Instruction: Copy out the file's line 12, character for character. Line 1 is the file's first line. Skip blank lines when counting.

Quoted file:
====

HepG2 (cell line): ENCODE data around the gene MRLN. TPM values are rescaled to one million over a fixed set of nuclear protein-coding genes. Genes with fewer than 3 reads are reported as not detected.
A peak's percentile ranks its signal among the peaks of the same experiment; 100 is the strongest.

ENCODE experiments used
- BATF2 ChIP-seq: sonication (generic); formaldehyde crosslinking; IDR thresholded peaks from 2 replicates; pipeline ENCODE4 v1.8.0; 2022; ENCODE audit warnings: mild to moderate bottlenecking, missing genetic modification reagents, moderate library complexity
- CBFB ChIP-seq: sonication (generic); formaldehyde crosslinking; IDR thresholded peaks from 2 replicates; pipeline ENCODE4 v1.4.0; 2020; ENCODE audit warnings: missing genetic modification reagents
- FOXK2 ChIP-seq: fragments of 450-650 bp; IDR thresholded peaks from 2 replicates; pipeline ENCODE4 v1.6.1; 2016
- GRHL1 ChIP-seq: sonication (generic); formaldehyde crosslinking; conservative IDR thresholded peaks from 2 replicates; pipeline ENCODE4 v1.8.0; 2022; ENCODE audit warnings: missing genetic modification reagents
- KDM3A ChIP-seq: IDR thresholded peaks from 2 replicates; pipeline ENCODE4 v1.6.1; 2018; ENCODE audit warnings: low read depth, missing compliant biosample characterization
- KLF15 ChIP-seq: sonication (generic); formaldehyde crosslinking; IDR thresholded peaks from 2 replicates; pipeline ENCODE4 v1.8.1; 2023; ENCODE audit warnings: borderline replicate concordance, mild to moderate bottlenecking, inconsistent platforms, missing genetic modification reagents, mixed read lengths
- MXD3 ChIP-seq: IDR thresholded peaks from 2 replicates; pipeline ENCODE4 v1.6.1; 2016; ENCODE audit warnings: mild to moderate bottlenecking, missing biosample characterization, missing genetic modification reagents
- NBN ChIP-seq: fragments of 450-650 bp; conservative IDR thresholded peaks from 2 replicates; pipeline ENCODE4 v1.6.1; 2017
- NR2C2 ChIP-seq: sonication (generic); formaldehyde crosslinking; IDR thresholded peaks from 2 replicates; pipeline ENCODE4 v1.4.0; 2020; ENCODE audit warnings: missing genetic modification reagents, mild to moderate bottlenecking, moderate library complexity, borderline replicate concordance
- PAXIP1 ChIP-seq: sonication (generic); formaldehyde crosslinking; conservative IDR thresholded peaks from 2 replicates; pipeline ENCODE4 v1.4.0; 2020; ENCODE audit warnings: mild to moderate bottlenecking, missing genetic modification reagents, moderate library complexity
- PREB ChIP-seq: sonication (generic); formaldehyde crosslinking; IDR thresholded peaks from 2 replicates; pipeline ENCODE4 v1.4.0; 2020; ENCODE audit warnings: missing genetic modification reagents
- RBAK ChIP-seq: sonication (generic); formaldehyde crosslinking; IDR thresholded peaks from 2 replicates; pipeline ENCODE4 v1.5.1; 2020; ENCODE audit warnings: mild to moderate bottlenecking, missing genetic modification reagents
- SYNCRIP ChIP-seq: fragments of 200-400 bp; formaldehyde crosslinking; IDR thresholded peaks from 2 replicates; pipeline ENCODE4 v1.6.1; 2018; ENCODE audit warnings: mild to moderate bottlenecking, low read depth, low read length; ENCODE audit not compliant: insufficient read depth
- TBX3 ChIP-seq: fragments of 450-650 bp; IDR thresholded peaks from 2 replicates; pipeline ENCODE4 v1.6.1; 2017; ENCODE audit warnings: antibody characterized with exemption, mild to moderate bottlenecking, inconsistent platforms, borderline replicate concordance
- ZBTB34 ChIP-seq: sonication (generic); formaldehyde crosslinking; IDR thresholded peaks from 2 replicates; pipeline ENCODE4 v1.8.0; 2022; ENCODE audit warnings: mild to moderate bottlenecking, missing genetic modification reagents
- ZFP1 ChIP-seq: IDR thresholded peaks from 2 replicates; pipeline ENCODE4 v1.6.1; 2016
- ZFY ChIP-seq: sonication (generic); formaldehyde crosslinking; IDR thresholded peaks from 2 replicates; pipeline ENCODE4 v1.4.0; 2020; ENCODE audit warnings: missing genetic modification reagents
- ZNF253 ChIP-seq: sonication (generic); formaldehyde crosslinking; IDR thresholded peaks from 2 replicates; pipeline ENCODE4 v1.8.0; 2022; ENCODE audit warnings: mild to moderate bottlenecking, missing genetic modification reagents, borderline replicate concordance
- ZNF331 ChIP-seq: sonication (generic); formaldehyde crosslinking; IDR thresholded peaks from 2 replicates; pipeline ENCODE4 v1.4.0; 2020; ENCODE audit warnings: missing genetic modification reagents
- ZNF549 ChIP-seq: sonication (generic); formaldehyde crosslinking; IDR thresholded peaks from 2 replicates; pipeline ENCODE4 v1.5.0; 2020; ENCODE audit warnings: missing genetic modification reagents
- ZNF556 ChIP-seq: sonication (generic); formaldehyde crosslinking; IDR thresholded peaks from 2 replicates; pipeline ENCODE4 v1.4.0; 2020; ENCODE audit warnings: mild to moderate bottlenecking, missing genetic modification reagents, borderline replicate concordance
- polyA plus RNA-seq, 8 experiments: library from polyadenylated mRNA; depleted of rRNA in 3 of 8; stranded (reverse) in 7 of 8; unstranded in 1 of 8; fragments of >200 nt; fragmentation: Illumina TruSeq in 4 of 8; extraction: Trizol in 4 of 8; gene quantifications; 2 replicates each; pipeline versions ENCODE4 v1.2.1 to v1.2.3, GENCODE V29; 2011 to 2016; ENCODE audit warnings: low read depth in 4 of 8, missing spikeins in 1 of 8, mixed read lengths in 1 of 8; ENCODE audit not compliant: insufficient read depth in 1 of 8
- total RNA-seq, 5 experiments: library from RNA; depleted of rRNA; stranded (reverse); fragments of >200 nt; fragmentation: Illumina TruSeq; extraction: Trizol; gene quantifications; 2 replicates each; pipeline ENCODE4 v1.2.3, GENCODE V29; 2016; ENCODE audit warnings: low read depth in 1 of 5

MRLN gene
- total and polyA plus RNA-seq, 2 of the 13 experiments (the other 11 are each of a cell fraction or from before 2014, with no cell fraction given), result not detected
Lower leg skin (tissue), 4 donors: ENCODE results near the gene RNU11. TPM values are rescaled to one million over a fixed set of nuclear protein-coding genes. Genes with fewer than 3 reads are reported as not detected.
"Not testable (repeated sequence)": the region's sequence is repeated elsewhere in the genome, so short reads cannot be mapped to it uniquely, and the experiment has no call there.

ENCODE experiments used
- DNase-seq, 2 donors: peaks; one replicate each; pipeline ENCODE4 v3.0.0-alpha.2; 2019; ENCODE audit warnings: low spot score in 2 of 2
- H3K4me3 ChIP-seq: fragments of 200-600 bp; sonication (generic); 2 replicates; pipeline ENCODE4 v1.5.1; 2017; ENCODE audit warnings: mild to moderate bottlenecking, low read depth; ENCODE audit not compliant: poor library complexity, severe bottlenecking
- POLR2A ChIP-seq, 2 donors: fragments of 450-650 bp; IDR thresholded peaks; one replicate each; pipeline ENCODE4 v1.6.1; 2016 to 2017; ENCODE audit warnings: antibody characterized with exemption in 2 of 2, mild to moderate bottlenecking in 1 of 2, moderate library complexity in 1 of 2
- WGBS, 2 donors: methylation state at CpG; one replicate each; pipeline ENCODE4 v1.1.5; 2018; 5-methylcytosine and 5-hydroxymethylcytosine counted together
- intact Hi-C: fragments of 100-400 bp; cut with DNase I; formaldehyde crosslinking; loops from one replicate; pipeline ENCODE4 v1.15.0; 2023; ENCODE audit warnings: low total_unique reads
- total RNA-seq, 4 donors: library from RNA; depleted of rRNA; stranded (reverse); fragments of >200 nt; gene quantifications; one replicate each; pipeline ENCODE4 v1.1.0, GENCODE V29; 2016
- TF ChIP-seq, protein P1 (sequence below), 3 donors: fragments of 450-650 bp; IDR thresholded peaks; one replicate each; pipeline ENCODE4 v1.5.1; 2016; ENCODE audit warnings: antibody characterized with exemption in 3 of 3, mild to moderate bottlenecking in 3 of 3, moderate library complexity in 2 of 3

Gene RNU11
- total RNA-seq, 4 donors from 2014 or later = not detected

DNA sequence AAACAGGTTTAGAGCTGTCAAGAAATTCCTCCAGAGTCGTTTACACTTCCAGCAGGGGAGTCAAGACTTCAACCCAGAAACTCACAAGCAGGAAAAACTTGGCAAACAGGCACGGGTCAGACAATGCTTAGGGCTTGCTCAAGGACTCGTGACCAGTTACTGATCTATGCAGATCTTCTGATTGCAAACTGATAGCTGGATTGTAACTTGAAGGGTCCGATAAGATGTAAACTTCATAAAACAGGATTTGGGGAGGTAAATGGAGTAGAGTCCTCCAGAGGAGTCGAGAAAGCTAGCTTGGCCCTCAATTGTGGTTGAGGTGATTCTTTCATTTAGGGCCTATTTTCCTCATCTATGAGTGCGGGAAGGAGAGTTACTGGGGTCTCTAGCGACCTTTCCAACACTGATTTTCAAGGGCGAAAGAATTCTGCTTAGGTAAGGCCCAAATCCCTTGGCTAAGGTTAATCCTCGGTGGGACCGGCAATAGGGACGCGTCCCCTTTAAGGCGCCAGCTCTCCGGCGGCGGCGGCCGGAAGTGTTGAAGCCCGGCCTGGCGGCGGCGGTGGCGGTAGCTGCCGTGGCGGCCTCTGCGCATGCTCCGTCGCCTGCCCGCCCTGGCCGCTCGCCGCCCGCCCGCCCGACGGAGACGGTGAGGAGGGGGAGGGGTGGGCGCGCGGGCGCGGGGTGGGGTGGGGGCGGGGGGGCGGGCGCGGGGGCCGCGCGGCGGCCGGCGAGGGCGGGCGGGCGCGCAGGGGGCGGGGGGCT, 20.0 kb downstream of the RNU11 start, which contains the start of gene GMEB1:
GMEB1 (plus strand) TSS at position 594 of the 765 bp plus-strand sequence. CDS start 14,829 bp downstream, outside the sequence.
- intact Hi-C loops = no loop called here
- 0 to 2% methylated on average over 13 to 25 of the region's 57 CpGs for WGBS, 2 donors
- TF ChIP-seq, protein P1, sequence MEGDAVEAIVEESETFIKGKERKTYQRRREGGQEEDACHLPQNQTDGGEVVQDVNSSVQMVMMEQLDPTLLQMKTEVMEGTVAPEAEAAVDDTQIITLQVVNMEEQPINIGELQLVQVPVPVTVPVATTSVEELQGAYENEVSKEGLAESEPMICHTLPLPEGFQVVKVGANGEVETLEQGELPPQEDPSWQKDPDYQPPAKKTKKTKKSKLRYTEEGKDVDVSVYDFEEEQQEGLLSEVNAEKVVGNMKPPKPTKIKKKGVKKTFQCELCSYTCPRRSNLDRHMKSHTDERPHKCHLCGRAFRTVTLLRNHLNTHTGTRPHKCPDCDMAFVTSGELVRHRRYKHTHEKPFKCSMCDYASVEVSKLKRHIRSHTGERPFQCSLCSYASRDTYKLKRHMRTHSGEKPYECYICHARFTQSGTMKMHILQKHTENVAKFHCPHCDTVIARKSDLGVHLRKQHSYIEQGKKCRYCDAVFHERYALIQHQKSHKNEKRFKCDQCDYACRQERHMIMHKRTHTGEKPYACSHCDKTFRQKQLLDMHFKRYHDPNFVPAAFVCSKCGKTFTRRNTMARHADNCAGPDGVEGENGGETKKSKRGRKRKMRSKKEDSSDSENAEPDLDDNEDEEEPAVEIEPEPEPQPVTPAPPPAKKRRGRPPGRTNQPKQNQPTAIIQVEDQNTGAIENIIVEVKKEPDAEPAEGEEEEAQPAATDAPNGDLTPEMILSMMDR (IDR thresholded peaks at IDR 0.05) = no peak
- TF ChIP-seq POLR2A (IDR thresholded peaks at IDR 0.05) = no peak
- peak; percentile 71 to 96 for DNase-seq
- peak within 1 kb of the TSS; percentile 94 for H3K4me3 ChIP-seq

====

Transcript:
- NR2C2 ChIP-seq: sonication (generic); formaldehyde crosslinking; IDR thresholded peaks from 2 replicates; pipeline ENCODE4 v1.4.0; 2020; ENCODE audit warnings: missing genetic modification reagents, mild to moderate bottlenecking, moderate library complexity, borderline replicate concordance